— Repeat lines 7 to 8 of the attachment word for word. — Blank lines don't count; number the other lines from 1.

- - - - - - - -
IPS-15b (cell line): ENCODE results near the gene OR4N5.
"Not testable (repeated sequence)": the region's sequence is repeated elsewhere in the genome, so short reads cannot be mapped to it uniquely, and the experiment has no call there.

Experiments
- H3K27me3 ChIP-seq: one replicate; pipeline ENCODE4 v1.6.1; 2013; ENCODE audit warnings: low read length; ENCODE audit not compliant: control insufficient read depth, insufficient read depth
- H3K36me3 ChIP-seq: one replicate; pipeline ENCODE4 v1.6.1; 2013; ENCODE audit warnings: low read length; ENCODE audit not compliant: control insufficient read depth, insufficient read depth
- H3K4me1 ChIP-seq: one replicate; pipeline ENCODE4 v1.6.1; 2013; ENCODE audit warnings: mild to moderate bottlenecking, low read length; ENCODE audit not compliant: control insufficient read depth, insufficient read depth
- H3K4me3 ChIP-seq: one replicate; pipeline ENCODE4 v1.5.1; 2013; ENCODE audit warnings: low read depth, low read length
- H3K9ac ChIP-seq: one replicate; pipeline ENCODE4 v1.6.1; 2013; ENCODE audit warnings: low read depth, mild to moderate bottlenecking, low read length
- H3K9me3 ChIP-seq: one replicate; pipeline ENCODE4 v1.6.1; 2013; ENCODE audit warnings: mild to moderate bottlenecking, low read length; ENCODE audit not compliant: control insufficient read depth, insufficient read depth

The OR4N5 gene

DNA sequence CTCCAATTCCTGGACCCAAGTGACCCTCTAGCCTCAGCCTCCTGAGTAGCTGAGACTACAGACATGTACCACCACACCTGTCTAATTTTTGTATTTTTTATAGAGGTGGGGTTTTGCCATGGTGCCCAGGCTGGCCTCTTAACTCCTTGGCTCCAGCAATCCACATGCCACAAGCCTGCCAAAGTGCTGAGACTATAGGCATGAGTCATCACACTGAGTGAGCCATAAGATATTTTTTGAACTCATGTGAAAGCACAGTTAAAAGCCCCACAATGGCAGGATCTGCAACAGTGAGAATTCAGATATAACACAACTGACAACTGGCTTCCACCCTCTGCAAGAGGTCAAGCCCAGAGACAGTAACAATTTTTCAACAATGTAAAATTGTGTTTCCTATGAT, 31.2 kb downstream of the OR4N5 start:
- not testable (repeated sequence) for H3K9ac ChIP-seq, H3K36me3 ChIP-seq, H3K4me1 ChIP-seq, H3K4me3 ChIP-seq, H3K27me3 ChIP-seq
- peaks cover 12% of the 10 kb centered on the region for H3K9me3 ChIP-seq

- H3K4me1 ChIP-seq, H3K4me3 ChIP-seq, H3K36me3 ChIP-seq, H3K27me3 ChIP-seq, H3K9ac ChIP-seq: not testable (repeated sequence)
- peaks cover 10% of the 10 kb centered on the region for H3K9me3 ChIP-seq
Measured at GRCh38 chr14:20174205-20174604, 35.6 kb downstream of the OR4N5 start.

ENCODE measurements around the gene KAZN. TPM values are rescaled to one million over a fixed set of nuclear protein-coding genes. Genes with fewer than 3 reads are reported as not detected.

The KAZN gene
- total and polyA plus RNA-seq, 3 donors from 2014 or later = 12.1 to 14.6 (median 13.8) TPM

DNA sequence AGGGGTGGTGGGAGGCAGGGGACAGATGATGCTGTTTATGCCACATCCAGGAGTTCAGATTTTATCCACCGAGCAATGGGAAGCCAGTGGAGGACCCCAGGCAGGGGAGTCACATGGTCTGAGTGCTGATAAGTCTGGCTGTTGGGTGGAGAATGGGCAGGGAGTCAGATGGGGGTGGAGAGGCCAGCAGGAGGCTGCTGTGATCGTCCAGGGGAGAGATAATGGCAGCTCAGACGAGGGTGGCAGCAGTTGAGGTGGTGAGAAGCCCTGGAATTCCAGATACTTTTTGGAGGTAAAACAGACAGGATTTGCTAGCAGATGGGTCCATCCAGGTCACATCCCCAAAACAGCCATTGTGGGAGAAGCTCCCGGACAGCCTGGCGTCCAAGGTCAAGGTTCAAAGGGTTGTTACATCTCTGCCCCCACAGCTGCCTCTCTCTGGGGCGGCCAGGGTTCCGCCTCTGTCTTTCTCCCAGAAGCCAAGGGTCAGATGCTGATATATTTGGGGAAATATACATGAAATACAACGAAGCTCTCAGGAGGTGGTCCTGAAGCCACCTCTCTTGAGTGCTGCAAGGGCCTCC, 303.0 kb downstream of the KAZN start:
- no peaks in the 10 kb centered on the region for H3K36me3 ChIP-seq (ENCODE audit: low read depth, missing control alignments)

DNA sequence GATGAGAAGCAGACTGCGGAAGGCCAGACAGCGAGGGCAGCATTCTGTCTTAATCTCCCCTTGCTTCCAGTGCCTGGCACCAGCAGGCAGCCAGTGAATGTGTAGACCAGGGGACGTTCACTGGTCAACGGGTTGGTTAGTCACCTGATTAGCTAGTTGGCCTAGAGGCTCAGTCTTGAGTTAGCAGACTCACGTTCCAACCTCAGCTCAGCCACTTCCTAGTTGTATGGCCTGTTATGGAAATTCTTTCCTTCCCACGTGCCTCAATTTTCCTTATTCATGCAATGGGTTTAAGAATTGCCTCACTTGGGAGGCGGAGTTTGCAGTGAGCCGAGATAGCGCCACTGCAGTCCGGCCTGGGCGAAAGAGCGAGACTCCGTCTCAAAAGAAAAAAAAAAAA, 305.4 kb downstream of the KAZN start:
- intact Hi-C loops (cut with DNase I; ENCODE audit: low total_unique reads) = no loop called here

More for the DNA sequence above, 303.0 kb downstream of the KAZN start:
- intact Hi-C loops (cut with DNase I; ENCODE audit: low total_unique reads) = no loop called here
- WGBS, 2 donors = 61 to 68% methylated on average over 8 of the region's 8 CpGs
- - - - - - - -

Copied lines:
- H3K4me3 ChIP-seq: one replicate; pipeline ENCODE4 v1.5.1; 2013; ENCODE audit warnings: low read depth, low read length
- H3K9ac ChIP-seq: one replicate; pipeline ENCODE4 v1.6.1; 2013; ENCODE audit warnings: low read depth, mild to moderate bottlenecking, low read length